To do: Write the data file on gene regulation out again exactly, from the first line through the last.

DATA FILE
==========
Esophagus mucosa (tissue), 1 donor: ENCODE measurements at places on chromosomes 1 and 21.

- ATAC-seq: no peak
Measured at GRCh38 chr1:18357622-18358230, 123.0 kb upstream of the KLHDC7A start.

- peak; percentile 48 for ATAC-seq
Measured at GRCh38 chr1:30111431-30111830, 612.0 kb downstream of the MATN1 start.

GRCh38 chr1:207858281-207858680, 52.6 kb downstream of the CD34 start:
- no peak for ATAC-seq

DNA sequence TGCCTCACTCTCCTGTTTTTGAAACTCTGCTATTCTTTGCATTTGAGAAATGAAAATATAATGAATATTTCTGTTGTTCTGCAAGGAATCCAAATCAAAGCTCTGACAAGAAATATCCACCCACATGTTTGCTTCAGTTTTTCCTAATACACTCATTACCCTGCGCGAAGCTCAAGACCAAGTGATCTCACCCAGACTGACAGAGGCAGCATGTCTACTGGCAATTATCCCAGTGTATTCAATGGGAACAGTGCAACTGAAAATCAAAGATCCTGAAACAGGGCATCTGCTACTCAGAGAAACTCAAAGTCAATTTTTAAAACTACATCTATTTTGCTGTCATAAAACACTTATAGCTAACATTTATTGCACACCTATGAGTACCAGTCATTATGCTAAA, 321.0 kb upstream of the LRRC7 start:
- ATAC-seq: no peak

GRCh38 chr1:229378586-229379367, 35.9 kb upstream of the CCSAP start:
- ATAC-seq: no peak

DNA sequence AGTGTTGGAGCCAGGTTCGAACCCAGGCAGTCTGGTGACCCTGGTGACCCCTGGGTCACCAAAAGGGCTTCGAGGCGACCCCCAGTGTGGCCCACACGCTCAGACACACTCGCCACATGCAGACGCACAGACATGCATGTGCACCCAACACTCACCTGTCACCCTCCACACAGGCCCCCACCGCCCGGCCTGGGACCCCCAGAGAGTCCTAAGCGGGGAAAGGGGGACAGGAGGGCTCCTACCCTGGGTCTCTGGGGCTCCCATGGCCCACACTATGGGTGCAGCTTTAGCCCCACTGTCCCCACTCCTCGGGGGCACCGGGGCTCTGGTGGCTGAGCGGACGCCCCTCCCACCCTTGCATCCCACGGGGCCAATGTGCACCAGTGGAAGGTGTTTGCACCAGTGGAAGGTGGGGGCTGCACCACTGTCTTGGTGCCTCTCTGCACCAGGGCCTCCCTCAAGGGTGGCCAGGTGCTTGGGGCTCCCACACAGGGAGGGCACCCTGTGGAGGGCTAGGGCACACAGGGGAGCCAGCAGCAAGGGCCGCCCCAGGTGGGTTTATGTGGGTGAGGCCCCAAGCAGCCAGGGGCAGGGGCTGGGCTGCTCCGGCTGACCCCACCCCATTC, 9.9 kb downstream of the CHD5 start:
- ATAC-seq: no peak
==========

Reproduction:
Esophagus mucosa (tissue), 1 donor: ENCODE measurements at places on chromosomes 1 and 21.

- ATAC-seq: no peak
Measured at GRCh38 chr1:18357622-18358230, 123.0 kb upstream of the KLHDC7A start.

- peak; percentile 48 for ATAC-seq
Measured at GRCh38 chr1:30111431-30111830, 612.0 kb downstream of the MATN1 start.

GRCh38 chr1:207858281-207858680, 52.6 kb downstream of the CD34 start:
- no peak for ATAC-seq

DNA sequence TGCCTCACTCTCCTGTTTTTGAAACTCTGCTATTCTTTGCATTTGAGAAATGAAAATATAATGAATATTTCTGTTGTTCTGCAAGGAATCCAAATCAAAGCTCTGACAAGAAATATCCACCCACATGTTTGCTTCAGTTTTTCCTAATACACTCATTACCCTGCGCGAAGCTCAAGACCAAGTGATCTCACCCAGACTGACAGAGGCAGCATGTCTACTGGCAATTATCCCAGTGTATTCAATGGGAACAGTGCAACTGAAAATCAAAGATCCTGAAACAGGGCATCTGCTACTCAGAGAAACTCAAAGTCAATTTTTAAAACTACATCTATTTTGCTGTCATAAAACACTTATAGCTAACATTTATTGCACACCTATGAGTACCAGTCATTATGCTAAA, 321.0 kb upstream of the LRRC7 start:
- ATAC-seq: no peak

GRCh38 chr1:229378586-229379367, 35.9 kb upstream of the CCSAP start:
- ATAC-seq: no peak

DNA sequence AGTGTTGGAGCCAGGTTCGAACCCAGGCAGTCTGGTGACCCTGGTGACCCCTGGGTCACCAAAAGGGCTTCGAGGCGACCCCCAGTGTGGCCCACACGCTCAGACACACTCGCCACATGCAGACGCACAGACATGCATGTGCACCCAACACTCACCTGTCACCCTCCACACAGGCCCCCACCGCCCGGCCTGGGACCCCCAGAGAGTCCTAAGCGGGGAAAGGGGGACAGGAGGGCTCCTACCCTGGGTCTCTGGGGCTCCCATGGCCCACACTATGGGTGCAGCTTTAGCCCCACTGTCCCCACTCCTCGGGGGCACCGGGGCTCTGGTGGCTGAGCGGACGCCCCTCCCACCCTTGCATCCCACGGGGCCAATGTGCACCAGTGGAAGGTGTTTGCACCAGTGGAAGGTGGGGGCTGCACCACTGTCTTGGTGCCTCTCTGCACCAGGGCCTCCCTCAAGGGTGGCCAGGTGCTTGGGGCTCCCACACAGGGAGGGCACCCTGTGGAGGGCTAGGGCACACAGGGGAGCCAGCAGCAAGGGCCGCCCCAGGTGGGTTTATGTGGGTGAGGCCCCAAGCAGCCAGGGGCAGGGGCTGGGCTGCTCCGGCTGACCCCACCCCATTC, 9.9 kb downstream of the CHD5 start:
- ATAC-seq: no peak